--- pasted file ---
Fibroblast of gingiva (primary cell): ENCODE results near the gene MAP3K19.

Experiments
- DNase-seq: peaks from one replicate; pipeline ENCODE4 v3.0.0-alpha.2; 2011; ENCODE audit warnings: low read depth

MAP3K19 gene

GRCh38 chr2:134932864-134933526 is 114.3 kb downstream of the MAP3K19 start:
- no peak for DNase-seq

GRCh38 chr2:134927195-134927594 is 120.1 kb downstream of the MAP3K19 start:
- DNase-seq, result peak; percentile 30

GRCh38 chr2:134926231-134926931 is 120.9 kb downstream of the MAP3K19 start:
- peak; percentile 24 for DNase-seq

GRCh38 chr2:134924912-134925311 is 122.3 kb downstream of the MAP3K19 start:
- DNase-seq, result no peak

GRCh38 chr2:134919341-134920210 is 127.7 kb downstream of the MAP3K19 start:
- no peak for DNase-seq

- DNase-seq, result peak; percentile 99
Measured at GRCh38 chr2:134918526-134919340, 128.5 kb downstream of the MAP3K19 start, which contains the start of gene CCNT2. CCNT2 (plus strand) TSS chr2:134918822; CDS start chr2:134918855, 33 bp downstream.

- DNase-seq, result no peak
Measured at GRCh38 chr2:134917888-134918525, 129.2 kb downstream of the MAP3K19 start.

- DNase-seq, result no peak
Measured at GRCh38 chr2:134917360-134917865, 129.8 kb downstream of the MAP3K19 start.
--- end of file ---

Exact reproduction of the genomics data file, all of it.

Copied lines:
Fibroblast of gingiva (primary cell): ENCODE results near the gene MAP3K19.

Experiments
- DNase-seq: peaks from one replicate; pipeline ENCODE4 v3.0.0-alpha.2; 2011; ENCODE audit warnings: low read depth

MAP3K19 gene

GRCh38 chr2:134932864-134933526 is 114.3 kb downstream of the MAP3K19 start:
- no peak for DNase-seq

GRCh38 chr2:134927195-134927594 is 120.1 kb downstream of the MAP3K19 start:
- DNase-seq, result peak; percentile 30

GRCh38 chr2:134926231-134926931 is 120.9 kb downstream of the MAP3K19 start:
- peak; percentile 24 for DNase-seq

GRCh38 chr2:134924912-134925311 is 122.3 kb downstream of the MAP3K19 start:
- DNase-seq, result no peak

GRCh38 chr2:134919341-134920210 is 127.7 kb downstream of the MAP3K19 start:
- no peak for DNase-seq

- DNase-seq, result peak; percentile 99
Measured at GRCh38 chr2:134918526-134919340, 128.5 kb downstream of the MAP3K19 start, which contains the start of gene CCNT2. CCNT2 (plus strand) TSS chr2:134918822; CDS start chr2:134918855, 33 bp downstream.

- DNase-seq, result no peak
Measured at GRCh38 chr2:134917888-134918525, 129.2 kb downstream of the MAP3K19 start.

- DNase-seq, result no peak
Measured at GRCh38 chr2:134917360-134917865, 129.8 kb downstream of the MAP3K19 start.